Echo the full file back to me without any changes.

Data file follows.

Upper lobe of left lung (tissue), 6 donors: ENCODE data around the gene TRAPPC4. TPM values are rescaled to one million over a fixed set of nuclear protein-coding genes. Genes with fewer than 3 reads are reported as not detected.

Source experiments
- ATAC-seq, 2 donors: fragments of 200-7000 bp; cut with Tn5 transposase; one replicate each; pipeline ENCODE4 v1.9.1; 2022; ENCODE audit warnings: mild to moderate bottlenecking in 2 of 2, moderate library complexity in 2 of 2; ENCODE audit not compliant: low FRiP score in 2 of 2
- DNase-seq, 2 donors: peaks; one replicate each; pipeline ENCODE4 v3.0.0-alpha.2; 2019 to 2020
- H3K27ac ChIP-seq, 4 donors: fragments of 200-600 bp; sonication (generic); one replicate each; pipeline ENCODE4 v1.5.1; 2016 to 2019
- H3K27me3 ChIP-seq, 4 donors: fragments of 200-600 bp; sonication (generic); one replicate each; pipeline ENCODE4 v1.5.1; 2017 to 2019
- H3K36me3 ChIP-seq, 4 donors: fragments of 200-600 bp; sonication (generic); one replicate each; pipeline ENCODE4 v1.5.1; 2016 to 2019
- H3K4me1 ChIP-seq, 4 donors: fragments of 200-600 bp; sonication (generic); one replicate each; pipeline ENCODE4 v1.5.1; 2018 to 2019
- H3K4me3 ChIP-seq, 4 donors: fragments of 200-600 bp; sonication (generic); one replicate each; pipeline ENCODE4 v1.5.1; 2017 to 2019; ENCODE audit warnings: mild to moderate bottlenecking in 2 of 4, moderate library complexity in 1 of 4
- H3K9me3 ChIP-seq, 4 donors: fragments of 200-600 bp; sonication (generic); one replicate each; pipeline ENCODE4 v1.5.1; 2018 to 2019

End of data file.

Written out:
Upper lobe of left lung (tissue), 6 donors: ENCODE data around the gene TRAPPC4. TPM values are rescaled to one million over a fixed set of nuclear protein-coding genes. Genes with fewer than 3 reads are reported as not detected.

Source experiments
- ATAC-seq, 2 donors: fragments of 200-7000 bp; cut with Tn5 transposase; one replicate each; pipeline ENCODE4 v1.9.1; 2022; ENCODE audit warnings: mild to moderate bottlenecking in 2 of 2, moderate library complexity in 2 of 2; ENCODE audit not compliant: low FRiP score in 2 of 2
- DNase-seq, 2 donors: peaks; one replicate each; pipeline ENCODE4 v3.0.0-alpha.2; 2019 to 2020
- H3K27ac ChIP-seq, 4 donors: fragments of 200-600 bp; sonication (generic); one replicate each; pipeline ENCODE4 v1.5.1; 2016 to 2019
- H3K27me3 ChIP-seq, 4 donors: fragments of 200-600 bp; sonication (generic); one replicate each; pipeline ENCODE4 v1.5.1; 2017 to 2019
- H3K36me3 ChIP-seq, 4 donors: fragments of 200-600 bp; sonication (generic); one replicate each; pipeline ENCODE4 v1.5.1; 2016 to 2019
- H3K4me1 ChIP-seq, 4 donors: fragments of 200-600 bp; sonication (generic); one replicate each; pipeline ENCODE4 v1.5.1; 2018 to 2019
- H3K4me3 ChIP-seq, 4 donors: fragments of 200-600 bp; sonication (generic); one replicate each; pipeline ENCODE4 v1.5.1; 2017 to 2019; ENCODE audit warnings: mild to moderate bottlenecking in 2 of 4, moderate library complexity in 1 of 4
- H3K9me3 ChIP-seq, 4 donors: fragments of 200-600 bp; sonication (generic); one replicate each; pipeline ENCODE4 v1.5.1; 2018 to 2019